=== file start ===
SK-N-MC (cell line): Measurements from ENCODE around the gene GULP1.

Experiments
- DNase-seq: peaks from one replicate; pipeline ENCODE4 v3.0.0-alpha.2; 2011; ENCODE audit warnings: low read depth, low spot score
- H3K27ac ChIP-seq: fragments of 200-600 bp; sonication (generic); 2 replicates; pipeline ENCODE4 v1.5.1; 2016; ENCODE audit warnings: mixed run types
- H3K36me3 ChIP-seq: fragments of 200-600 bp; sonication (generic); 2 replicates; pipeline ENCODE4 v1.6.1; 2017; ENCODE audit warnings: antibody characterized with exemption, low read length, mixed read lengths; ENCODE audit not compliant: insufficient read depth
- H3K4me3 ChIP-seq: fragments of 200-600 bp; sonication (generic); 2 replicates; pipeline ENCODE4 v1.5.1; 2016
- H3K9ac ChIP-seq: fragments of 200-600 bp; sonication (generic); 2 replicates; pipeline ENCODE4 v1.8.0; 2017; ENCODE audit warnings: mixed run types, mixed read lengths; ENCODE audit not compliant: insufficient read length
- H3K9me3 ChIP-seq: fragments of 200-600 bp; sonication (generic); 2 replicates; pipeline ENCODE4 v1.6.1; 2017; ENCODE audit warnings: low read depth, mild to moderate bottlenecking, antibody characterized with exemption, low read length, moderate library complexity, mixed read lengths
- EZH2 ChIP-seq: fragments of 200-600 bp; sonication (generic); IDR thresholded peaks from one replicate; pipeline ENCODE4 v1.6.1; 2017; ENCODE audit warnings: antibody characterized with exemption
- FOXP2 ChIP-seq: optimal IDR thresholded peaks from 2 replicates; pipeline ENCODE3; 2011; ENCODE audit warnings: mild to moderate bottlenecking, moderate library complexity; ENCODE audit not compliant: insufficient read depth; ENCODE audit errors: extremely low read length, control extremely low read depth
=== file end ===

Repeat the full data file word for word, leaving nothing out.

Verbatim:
SK-N-MC (cell line): Measurements from ENCODE around the gene GULP1.

Experiments
- DNase-seq: peaks from one replicate; pipeline ENCODE4 v3.0.0-alpha.2; 2011; ENCODE audit warnings: low read depth, low spot score
- H3K27ac ChIP-seq: fragments of 200-600 bp; sonication (generic); 2 replicates; pipeline ENCODE4 v1.5.1; 2016; ENCODE audit warnings: mixed run types
- H3K36me3 ChIP-seq: fragments of 200-600 bp; sonication (generic); 2 replicates; pipeline ENCODE4 v1.6.1; 2017; ENCODE audit warnings: antibody characterized with exemption, low read length, mixed read lengths; ENCODE audit not compliant: insufficient read depth
- H3K4me3 ChIP-seq: fragments of 200-600 bp; sonication (generic); 2 replicates; pipeline ENCODE4 v1.5.1; 2016
- H3K9ac ChIP-seq: fragments of 200-600 bp; sonication (generic); 2 replicates; pipeline ENCODE4 v1.8.0; 2017; ENCODE audit warnings: mixed run types, mixed read lengths; ENCODE audit not compliant: insufficient read length
- H3K9me3 ChIP-seq: fragments of 200-600 bp; sonication (generic); 2 replicates; pipeline ENCODE4 v1.6.1; 2017; ENCODE audit warnings: low read depth, mild to moderate bottlenecking, antibody characterized with exemption, low read length, moderate library complexity, mixed read lengths
- EZH2 ChIP-seq: fragments of 200-600 bp; sonication (generic); IDR thresholded peaks from one replicate; pipeline ENCODE4 v1.6.1; 2017; ENCODE audit warnings: antibody characterized with exemption
- FOXP2 ChIP-seq: optimal IDR thresholded peaks from 2 replicates; pipeline ENCODE3; 2011; ENCODE audit warnings: mild to moderate bottlenecking, moderate library complexity; ENCODE audit not compliant: insufficient read depth; ENCODE audit errors: extremely low read length, control extremely low read depth